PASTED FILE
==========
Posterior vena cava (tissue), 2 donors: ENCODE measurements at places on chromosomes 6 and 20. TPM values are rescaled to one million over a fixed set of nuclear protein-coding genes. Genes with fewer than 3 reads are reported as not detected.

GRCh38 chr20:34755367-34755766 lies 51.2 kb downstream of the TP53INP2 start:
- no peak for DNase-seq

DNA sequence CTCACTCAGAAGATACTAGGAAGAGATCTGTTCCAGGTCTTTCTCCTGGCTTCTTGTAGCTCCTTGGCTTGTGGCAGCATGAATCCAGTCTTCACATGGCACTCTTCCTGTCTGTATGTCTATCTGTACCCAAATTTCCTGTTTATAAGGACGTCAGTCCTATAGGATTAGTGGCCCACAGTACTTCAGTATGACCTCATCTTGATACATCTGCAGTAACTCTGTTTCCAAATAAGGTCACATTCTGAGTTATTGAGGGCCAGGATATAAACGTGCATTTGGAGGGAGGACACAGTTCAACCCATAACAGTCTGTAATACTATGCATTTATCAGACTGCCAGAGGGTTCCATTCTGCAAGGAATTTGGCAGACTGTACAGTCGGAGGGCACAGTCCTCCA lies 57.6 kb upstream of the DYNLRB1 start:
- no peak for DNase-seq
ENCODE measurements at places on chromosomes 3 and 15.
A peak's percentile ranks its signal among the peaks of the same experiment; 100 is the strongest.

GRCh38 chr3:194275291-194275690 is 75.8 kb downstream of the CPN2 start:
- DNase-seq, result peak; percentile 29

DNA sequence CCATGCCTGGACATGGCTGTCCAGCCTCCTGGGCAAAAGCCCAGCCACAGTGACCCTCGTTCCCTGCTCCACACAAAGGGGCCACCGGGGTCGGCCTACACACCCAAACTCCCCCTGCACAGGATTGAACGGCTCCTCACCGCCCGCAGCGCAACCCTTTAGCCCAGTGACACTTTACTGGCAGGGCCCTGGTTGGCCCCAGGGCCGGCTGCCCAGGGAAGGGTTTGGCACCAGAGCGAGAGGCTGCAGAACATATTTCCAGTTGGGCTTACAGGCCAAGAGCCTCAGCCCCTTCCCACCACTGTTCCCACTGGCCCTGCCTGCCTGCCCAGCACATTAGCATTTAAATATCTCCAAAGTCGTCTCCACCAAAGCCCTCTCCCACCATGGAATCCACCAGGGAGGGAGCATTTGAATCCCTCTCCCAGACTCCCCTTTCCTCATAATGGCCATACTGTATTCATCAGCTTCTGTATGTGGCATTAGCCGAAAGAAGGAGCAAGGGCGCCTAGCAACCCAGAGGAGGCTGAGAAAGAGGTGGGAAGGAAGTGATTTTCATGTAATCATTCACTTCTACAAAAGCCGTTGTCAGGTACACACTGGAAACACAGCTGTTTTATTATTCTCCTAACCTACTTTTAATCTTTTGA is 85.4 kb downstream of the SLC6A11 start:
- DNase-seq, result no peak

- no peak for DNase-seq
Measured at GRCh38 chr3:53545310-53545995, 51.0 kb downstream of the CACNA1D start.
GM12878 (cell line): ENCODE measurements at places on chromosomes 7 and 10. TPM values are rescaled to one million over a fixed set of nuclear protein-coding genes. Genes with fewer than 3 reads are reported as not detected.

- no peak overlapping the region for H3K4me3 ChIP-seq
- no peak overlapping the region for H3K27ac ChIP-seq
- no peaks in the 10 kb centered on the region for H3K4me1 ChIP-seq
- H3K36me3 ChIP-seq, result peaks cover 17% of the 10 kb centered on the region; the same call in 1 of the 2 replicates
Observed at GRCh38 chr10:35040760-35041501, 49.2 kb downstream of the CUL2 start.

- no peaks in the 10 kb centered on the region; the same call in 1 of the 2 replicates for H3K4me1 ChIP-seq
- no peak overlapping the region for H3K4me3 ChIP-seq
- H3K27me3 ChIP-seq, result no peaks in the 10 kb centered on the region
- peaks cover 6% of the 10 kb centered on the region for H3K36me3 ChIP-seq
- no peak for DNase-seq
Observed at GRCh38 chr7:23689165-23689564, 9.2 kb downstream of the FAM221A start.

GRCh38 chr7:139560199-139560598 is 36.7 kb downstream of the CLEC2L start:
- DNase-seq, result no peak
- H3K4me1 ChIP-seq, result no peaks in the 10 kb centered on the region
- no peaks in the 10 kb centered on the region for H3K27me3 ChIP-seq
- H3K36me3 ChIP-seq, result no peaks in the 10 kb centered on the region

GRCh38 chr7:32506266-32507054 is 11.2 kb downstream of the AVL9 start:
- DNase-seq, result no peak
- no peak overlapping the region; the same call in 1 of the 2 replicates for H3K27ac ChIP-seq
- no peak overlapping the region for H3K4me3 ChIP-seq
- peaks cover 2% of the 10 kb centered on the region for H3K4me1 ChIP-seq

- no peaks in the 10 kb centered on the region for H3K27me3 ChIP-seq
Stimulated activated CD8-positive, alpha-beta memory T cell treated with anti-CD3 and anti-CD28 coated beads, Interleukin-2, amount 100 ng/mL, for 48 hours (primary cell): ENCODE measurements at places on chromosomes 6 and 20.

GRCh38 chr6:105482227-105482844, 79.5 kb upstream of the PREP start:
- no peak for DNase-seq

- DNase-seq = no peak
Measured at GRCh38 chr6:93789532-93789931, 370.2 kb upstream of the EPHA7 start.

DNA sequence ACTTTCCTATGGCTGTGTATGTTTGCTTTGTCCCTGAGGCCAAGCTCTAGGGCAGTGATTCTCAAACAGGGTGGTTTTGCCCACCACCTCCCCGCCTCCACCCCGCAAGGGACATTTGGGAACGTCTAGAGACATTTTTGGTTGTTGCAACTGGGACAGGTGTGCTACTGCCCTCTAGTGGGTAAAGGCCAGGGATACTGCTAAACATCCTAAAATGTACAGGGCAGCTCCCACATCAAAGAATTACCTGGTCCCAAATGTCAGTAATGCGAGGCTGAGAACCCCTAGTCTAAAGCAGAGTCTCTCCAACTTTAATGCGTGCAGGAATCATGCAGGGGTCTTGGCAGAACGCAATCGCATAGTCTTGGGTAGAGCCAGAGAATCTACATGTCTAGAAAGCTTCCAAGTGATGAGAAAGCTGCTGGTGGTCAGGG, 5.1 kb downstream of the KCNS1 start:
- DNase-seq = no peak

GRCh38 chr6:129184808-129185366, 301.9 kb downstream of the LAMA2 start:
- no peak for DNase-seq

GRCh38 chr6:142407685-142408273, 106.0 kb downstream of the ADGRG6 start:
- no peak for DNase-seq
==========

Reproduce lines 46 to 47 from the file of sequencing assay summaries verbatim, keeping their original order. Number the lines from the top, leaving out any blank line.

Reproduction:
GRCh38 chr6:142407685-142408273, 106.0 kb downstream of the ADGRG6 start:
- no peak for DNase-seq